MONTVILLE- An Uncasville man was arrested for weapons and drunk driving charges after police observed him speeding, according to a police report.   State police told The Bulletin an officer with the Montville Police Dept. conducted a traffic stop of a 2008 Yamaha motorcycle at approximately 12:29 a.m. on Friday. According to a report, Keith Diaz, 37, of 3 Broadview Ave. in Uncasville was observed “traveling at a high rate of speed” in a 35 mile per hour zone.   Police say during the traffic stop they smelt an alcoholic odor on Diaz, and conducted a standardized field sobriety test. Diaz was also found to be in possession of a firearm while intoxicated.


COLCHESTER- Police say six unlocked vehicles were entered, and one vehicle’s window was broken in a string of overnight car break-ins in Colchester. Several items have been reported stolen, police say.   The Bulletin reports at approximately 3:30 a.m. on Saturday, several vehicles were entered on Bulkeley Hill Road, Falls Circle, Beech Place and Davidson Road in Colchester. An area homeowner captured video of a suspect attempting to gain entry to her vehicle in her driveway, police say. Colchester police have reported an array of vehicle break-ins in the area in the preceding weeks. Police are asking anyone in the area with video surveillance to review the footage in an attempt to obtain an image of the suspect’s face, or a vehicle that may be associated with the incidents.   Colchester police are asking anyone with information to contact the none emergency line at (860) 537-7270.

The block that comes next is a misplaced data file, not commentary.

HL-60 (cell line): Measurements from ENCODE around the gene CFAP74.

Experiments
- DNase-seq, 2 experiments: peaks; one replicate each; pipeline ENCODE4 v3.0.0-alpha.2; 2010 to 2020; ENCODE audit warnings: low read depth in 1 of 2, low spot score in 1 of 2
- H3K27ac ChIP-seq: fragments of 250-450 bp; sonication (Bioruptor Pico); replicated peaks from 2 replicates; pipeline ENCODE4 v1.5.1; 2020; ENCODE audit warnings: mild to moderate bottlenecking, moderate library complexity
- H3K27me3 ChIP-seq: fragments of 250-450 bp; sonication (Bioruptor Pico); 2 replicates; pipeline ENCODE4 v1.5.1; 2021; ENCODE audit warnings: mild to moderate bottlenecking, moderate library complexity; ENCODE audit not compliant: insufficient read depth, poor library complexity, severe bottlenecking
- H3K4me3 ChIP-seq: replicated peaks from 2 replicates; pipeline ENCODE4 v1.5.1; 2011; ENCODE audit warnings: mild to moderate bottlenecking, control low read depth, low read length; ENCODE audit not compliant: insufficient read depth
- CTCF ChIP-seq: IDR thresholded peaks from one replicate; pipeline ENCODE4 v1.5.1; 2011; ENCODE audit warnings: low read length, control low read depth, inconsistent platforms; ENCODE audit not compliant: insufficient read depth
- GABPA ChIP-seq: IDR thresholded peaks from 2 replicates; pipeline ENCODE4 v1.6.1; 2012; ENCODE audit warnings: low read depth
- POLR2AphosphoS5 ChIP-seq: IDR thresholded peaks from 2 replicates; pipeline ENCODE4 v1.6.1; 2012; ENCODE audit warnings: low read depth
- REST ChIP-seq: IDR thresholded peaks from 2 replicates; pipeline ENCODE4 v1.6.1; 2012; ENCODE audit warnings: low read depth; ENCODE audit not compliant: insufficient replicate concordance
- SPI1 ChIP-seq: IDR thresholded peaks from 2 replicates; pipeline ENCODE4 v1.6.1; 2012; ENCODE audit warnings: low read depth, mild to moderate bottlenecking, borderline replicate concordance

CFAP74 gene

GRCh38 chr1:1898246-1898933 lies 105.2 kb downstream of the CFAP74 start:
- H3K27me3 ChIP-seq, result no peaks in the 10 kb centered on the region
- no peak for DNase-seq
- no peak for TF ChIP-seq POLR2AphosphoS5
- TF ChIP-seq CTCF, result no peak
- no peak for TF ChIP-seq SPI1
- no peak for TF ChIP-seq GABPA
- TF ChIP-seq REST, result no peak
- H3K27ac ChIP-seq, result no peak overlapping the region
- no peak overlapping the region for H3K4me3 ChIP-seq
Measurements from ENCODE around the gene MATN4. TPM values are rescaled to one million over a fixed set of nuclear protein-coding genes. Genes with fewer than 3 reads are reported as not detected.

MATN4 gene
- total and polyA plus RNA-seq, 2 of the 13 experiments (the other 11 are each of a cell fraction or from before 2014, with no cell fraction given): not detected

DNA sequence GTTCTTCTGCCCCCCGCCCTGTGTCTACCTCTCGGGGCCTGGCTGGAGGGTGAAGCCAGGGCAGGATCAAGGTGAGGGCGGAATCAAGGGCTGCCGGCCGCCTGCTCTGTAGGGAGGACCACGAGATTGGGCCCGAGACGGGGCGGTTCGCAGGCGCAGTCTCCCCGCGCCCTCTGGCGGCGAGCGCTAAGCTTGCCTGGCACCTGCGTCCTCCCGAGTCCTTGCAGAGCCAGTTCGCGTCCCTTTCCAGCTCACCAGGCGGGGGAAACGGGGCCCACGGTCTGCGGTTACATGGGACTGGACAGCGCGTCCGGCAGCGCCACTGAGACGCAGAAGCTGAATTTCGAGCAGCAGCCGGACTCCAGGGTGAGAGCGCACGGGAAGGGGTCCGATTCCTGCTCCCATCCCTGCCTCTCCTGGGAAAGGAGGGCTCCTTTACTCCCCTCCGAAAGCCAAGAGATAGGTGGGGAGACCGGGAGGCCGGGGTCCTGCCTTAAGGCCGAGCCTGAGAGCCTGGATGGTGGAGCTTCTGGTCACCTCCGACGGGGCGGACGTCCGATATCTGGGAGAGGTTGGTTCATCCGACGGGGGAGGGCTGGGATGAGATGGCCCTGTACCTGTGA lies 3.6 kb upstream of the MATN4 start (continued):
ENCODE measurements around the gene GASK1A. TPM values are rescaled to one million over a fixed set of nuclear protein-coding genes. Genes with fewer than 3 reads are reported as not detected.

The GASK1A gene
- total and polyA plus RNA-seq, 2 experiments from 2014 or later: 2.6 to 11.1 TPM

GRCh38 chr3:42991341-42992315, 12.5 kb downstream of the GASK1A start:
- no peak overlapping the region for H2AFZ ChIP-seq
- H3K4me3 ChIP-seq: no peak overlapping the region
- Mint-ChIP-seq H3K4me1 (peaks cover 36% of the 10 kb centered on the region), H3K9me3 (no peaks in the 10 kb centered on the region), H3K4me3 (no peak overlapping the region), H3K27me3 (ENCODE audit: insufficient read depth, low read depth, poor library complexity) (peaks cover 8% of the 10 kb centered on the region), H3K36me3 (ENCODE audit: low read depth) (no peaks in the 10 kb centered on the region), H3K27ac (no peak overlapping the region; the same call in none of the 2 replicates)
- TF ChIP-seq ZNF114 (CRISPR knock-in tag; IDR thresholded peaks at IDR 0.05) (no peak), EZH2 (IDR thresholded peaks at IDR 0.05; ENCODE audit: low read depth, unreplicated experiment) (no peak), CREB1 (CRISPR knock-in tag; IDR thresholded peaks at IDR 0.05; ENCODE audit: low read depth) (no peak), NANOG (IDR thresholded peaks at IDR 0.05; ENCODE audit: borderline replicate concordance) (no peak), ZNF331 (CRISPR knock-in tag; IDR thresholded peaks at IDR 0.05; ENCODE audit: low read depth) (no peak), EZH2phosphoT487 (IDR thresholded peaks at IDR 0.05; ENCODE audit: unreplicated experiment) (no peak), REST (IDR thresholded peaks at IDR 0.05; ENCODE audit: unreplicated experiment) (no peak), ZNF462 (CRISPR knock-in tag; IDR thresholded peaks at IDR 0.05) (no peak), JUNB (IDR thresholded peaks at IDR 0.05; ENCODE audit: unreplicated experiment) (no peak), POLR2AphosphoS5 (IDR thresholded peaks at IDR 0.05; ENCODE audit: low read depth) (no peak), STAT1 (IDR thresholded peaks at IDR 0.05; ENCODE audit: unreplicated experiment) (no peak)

HARTFORD, CT (WFSB) – The General Assembly is making progress towards an agreement on the state budget, but few have seen the specifics of what the budget will include and because of that State Treasurer Denise Nappier is urging caution.   The State of Connecticut has been without a budget for 113 days now and Nappier, well optimistic for resolution, she is warning of possible consequences that could lie within the budget.   Nappier noted that the state may not have the cash to pay for its bills if the proposed cap on bond issuance is not accompanied by a similar cap on bond funded capital spending.  In addition, because of projects already underway the state may need to drain cash resources or borrow external to cover expenses.